Frisly poked Benly harder. “Dear friend, please tell me, what is going on inside your mind? I'm concerned.” (I don't know if this is the 'Bugs' personality, but for soldiers and friends, to me seems too polite, the dialogue between them. I'd change this- "Come on friend, let me inside your head. I'm concerned." but apart from saying that he's concerned, you need to show it as well. I'd removed it from the dialogue and show it through his eyes, tone of voice or actions. Again, the 'I' should be the POV here and can see everything.)

Benly sighed. “You're always concerned about me. How about you? How are things going on in your life?”

Frisly folded his arms. (Here how does he look? Angry at his friend?) “No Benly you're not changing the subject. I want to know how you're doing? I get that you're upset about–”

“I wanted to die.” Benly took a deep breath. He reached out an arm and held the empty water glass. “You would hate, me dear friend, if I told you, I...”

(Ok, so in all this, apart from the first part, the character 'I' who is watching isn't shown anymore. How is that 'I' feeling when he sees Benly acting so closed off to his friend? About your dialogue, as I already said, it's not so realistic at times. These are friends who fight together, they should be more at ease with each other. And they don't seem like soldiers, the way they speak makes me think of accountants. Not that I'm around soldiers much, think never, but I doubt they are so polite to each other since they are always together and face bad situations together.

And you can't convey internal thoughts, but you can use the body language.

I hope this helps a little. Sorry if I sounded harsh, wasn't in my intention. I just pointed out what I thought might help. If it doesn't, just ignore me.)

  • Thanks for your suggestions. I will work on editing a lot. A bit of backstory: They are friends from their recovery group. AA for bugs. Frisly is the mentor/ sponsor character. – BugFolk Nov 9 '17 at 8:42
  • As for them not seeming like soldiers that is unfortunately my lack of experience showing. I need help figuring how to convey they are soldiers when I am not sure how soldiers should sound. – BugFolk Nov 9 '17 at 8:43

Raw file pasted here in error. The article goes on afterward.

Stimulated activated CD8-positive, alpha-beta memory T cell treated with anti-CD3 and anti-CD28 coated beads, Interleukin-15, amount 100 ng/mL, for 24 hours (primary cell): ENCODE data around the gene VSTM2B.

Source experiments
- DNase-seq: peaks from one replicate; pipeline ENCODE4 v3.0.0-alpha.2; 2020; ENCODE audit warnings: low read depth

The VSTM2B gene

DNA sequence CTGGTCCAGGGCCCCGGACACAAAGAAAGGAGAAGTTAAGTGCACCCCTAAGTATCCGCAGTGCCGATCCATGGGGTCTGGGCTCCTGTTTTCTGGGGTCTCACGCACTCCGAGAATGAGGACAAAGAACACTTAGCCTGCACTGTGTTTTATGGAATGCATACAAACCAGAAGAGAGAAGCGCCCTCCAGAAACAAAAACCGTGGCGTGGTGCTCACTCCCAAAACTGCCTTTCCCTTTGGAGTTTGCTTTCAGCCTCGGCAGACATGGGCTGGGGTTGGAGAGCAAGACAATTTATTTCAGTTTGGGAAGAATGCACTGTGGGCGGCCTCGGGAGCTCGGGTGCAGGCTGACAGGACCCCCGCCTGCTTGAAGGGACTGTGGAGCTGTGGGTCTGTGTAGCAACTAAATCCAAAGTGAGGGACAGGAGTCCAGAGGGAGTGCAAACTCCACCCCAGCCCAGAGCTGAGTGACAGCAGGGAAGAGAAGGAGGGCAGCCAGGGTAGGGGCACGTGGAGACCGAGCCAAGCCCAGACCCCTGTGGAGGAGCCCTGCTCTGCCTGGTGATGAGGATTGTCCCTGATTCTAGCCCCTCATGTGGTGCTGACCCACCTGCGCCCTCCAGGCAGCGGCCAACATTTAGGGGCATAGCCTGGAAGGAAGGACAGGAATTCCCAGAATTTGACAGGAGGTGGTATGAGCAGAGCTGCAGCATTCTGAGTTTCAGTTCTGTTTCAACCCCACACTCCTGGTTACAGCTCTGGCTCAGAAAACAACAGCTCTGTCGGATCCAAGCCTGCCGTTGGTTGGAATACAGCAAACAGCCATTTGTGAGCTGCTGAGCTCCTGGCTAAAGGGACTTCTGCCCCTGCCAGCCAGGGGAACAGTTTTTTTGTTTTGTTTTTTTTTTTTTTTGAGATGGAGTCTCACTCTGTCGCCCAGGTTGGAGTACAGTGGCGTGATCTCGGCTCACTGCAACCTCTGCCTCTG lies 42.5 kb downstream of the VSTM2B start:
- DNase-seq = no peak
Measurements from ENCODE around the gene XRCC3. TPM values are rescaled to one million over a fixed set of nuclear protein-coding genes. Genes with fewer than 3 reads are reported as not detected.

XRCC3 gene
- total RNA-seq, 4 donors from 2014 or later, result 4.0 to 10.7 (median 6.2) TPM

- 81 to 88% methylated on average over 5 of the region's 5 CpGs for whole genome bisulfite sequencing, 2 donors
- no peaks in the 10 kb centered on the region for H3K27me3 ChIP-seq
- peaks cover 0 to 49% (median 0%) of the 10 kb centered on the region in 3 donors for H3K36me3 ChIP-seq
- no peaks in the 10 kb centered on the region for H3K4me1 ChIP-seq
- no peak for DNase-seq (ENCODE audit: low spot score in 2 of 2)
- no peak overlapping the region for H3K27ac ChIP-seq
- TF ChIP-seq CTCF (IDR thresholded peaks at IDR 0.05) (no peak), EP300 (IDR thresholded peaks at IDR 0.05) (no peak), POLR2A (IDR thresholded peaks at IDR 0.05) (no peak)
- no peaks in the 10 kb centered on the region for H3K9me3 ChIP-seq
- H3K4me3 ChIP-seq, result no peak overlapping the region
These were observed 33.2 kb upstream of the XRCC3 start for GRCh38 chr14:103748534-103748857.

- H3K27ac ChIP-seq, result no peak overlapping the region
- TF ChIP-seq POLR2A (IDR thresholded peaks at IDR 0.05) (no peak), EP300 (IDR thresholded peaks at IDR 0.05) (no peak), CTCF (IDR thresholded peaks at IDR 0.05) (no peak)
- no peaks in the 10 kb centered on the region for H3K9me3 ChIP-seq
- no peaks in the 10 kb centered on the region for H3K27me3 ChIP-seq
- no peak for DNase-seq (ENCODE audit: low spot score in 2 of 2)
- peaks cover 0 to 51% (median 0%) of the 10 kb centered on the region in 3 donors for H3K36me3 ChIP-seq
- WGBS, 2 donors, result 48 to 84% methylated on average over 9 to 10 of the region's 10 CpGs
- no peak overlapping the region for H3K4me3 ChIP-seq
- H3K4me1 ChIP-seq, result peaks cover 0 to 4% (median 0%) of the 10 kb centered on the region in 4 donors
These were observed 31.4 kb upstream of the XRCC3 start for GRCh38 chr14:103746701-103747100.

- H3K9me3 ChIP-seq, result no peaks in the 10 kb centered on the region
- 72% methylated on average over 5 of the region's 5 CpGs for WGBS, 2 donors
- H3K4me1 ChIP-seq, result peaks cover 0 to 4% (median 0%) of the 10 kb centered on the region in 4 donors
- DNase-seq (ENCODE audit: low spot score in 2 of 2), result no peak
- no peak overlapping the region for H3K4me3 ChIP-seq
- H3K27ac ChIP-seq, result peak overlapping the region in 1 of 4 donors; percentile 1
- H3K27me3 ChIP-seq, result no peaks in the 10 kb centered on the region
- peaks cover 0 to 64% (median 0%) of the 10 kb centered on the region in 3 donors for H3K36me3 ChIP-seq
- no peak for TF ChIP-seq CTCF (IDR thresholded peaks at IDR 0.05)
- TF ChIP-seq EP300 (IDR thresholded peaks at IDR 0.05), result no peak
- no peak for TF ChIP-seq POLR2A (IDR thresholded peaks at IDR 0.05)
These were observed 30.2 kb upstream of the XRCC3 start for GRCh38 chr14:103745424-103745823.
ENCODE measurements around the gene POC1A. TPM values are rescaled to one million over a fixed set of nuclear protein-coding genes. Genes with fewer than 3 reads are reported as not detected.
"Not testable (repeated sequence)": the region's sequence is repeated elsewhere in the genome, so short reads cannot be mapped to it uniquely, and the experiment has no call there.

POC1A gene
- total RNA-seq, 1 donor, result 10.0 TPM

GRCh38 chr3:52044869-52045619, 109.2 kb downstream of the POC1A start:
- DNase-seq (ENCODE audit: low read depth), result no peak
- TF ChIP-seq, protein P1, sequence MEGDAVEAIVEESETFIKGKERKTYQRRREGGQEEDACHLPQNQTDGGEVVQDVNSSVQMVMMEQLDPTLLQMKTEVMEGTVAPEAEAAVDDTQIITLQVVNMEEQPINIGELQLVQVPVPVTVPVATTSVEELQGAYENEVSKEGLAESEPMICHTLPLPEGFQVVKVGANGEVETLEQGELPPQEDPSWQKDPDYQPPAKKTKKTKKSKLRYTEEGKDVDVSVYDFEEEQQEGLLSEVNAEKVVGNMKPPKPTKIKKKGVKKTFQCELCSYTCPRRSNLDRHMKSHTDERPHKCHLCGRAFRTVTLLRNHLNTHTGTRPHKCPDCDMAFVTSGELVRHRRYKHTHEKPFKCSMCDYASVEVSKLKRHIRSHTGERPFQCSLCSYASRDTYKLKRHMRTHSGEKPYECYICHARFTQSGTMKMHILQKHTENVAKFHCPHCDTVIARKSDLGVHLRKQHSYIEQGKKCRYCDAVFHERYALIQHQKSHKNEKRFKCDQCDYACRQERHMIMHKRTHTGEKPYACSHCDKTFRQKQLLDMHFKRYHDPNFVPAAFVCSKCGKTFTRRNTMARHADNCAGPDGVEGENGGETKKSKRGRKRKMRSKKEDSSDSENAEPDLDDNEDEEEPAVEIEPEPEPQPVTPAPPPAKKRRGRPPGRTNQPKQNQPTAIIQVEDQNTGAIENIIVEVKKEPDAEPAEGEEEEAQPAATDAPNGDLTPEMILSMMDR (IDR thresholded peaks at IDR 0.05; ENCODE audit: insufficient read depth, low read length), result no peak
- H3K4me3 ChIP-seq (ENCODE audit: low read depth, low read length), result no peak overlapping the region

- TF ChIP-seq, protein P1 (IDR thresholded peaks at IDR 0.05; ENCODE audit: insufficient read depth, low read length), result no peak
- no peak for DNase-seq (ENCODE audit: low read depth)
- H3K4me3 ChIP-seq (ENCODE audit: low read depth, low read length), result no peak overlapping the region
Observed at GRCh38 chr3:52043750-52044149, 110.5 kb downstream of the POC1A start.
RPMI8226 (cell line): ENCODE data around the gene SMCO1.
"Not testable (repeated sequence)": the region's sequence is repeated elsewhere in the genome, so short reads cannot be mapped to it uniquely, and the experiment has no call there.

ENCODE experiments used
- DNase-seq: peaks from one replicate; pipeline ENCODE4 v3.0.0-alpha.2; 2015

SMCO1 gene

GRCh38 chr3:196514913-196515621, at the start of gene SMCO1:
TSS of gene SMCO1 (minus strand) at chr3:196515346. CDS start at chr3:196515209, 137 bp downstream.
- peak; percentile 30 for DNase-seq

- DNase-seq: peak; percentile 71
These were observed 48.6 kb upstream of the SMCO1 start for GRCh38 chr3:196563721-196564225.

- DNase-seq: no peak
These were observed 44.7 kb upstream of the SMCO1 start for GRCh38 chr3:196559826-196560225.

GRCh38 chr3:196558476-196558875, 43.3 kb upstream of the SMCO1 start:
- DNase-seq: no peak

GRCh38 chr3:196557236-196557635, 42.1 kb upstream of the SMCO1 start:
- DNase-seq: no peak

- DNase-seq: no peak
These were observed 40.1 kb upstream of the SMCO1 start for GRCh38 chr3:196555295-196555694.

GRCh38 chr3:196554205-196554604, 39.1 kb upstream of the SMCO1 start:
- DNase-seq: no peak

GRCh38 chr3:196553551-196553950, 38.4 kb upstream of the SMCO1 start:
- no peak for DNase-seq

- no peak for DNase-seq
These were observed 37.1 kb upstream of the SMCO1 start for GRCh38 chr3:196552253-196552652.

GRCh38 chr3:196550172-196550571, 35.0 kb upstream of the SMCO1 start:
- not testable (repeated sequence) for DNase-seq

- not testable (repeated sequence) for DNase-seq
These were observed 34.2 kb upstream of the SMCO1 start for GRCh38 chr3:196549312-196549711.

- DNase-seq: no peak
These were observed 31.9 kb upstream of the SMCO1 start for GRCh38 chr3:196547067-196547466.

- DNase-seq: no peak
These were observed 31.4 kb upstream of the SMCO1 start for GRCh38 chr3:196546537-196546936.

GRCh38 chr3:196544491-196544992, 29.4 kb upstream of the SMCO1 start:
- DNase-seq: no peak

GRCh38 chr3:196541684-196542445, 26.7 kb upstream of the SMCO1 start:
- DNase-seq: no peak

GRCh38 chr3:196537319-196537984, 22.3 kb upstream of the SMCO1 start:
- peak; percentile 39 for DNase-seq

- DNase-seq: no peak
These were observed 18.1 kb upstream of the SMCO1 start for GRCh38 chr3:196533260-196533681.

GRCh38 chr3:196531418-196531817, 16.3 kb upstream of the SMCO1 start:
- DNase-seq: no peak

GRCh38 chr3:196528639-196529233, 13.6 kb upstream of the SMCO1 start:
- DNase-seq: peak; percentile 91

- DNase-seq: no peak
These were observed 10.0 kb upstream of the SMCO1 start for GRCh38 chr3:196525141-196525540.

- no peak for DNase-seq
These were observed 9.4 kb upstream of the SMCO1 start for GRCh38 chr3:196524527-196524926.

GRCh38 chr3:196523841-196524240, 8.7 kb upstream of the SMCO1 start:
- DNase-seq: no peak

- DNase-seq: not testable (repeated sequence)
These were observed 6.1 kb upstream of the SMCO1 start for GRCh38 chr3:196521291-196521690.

• Movies are my go to when I need to see how someone acts and the rest is imagination. You can also read books that have soldiers as characters, there are many free books around just to get an idea. But even as just friends, they're too polite. Soldiers, like sailors, are rough. If Frisly is his mentor, I'd make him grab Benly and shake him to get him out of his misery a little. – A.T. Catmus Nov 9 '17 at 8:55
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    Ok, noted. I'll try to refrain from doing it, although I re-did it a few minutes ago. Sorry. – A.T. Catmus Nov 9 '17 at 16:01
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    Okay. Good to know so I don't fall into doing critiques either. Thanks. – BugFolk Nov 9 '17 at 16:23
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I'm new here, so don't judge my answer too harshly. Since I haven't seen/read the story, I can't really say but from what you say above, it came to me that it could be a case of too much tell vs too little show. Your MC might tell us what he's doing but he's not showing us with his emotions. I have to agree with the external dialogue. If they feel suicidal, (to me) a person closes up when alone. Thoughts would be running through his head, although you don't want to fill the page with just his internal thoughts. You have to show it. Maybe he gets angry and starts to throw things, then the next second, he falls on the ground and stays rocking there in a fetal position, crying his heart out. Even the child should be experiencing emotions and you have to show them. Hope I didn't mess this up too badly. Sorry if I did.

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    I have him leaning on the table, head in arms staring at his empty water glass. I'll see if I can grab an excerpt. – BugFolk Nov 9 '17 at 7:35
  • I wouldn't rule out that much telling going is on too. I'm getting better at spotting it but not quite there yet, so I pasted an excerpt, even if the format from the Open Office Odt file got jumbled. – BugFolk Nov 9 '17 at 7:48